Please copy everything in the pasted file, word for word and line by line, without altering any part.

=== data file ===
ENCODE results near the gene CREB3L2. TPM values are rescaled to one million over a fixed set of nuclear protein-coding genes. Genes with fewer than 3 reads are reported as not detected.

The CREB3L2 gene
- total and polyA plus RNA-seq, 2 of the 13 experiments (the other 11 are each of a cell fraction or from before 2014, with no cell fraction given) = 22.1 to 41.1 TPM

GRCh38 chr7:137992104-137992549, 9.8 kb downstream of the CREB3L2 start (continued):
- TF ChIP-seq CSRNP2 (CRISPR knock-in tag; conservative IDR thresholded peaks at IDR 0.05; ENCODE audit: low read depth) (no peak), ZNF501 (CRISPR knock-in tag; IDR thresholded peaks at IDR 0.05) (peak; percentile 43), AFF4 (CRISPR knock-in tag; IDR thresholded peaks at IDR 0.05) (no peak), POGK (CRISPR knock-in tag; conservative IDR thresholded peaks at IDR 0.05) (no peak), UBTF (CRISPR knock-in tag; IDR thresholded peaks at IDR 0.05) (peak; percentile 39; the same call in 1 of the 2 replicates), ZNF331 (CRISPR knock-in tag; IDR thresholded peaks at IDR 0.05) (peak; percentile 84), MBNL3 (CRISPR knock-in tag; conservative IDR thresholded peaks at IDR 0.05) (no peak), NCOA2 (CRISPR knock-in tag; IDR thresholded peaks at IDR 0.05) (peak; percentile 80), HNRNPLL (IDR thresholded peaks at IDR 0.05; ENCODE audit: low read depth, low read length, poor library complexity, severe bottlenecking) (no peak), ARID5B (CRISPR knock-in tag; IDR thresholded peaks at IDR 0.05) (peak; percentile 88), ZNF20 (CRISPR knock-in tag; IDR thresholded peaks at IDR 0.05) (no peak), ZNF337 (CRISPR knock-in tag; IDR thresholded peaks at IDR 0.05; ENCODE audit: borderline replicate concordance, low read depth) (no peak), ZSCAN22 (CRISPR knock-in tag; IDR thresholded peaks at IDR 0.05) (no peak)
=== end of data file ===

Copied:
ENCODE results near the gene CREB3L2. TPM values are rescaled to one million over a fixed set of nuclear protein-coding genes. Genes with fewer than 3 reads are reported as not detected.

The CREB3L2 gene
- total and polyA plus RNA-seq, 2 of the 13 experiments (the other 11 are each of a cell fraction or from before 2014, with no cell fraction given) = 22.1 to 41.1 TPM

GRCh38 chr7:137992104-137992549, 9.8 kb downstream of the CREB3L2 start (continued):
- TF ChIP-seq CSRNP2 (CRISPR knock-in tag; conservative IDR thresholded peaks at IDR 0.05; ENCODE audit: low read depth) (no peak), ZNF501 (CRISPR knock-in tag; IDR thresholded peaks at IDR 0.05) (peak; percentile 43), AFF4 (CRISPR knock-in tag; IDR thresholded peaks at IDR 0.05) (no peak), POGK (CRISPR knock-in tag; conservative IDR thresholded peaks at IDR 0.05) (no peak), UBTF (CRISPR knock-in tag; IDR thresholded peaks at IDR 0.05) (peak; percentile 39; the same call in 1 of the 2 replicates), ZNF331 (CRISPR knock-in tag; IDR thresholded peaks at IDR 0.05) (peak; percentile 84), MBNL3 (CRISPR knock-in tag; conservative IDR thresholded peaks at IDR 0.05) (no peak), NCOA2 (CRISPR knock-in tag; IDR thresholded peaks at IDR 0.05) (peak; percentile 80), HNRNPLL (IDR thresholded peaks at IDR 0.05; ENCODE audit: low read depth, low read length, poor library complexity, severe bottlenecking) (no peak), ARID5B (CRISPR knock-in tag; IDR thresholded peaks at IDR 0.05) (peak; percentile 88), ZNF20 (CRISPR knock-in tag; IDR thresholded peaks at IDR 0.05) (no peak), ZNF337 (CRISPR knock-in tag; IDR thresholded peaks at IDR 0.05; ENCODE audit: borderline replicate concordance, low read depth) (no peak), ZSCAN22 (CRISPR knock-in tag; IDR thresholded peaks at IDR 0.05) (no peak)